Another idea would be repeal of the Triborough Amendment, which keeps the terms of existing contracts in place when they expire until a new one is negotiated.
New York State United Teachers said the proposed budget would be “devastating” for public schools and higher education, especially in conjunction with a tax cap, and the union disagreed with Cuomo’s assessment that layoffs could be avoided.
“I can’t say that we share the executive’s belief that a cut in state aid this significant — coming on top of a $1.9 billion decrease over the previous two years — can be absorbed without teacher layoffs and the loss of other important education professionals,” said NYSUT President Richard C. Iannuzzi in a statement.
Local school leaders did not seem to be too surprised by Cuomo’s proposal. Scotia-Glenville Superintendent Susan Swartz said she felt relieved to finally have some answers to two important questions: how much aid the district is likely to receive and the impact of a property tax cap.
As currently passed by the Senate, the property tax cap would not go into effect until 2012, so school districts have some breathing room.
“I feel like we’re in a better position now to think of where we go from here,” she said.
One place for potential savings is through salaries and benefits. The district has just begun negotiations with its teachers, whose contract expires June 30. Both sides have submitted preliminary proposals.
“Well over 70 percent of school districts’ costs are tied up in employee benefits and salaries,” she said.
She shared the school boards association’s call for mandate relief, particularly in repeal of the Triborough Amendment.
Local school officials also challenged Cuomo’s assertion that school districts could tap large surpluses.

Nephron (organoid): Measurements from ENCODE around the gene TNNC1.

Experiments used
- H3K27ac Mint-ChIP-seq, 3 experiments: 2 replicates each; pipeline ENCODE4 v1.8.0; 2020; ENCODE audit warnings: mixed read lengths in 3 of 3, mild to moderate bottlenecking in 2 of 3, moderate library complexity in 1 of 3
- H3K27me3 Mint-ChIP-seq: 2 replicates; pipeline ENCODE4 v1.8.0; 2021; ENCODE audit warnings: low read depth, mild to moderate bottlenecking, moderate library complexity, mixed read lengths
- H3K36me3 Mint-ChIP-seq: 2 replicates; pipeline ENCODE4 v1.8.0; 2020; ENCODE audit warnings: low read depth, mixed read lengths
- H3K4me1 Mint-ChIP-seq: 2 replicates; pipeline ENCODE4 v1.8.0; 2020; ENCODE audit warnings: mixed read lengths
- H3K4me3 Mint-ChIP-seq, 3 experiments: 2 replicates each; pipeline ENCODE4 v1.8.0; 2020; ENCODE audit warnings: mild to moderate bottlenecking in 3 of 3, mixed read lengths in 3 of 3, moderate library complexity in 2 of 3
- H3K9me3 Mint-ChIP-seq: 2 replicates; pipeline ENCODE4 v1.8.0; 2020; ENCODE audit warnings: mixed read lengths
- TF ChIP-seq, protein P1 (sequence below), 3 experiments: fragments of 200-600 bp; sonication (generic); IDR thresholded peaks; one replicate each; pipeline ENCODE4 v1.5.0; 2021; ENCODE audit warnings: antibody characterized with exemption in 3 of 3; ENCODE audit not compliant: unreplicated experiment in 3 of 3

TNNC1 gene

“Amsterdam is not sitting on $10 million of fund balance,” said Greater Amsterdam School Superintendent Thomas Perillo. “Maybe some school districts are. We use portions of our fund balance every year to bring down the tax levy.”
Perillo was unsure of how the aid cuts would affect a high needs district like his, acknowledging that the amounts are a moving target.
He liked Cuomo’s call for wage freezes and higher contributions to health insurance. But all of the districts’ labor contracts are not up until next year, Perillo said, so they may not be able to make any changes immediately.
Like Amsterdam, the Schenectady City School District is not carrying a large surplus, having nearly drained it last year to lower the tax rate.
Schenectady would lose almost $7 million in aid under the governor’s proposal.
“This just adds to the shortage that we’re going to face,” said Interim Superintendent of Schools John Yagielski. “We’re just going to have to live within our means.”
It is too early to speculate on what would have to be cut. Yagielski is not “rolling over” the present budget by plugging in the increased costs but instead building a budget from scratch.
“We’re not going to be able to do everything exactly the way we’ve done it in the past as we move to next year,” he said.
Yagielski shares Cuomo’s goal of eliminating school bureaucracy. He already plans to cut the assistant superintendent positions and give more authority to building principals.
Even though the property tax cap would not be implemented this year, Yagielski said the district has to proceed as if it were and be sensitive to the taxpayers: “They’re kind of exhausted with this property tax business, so I don’t see solving the budget problem by turning to the taxpayer and asking for increases.”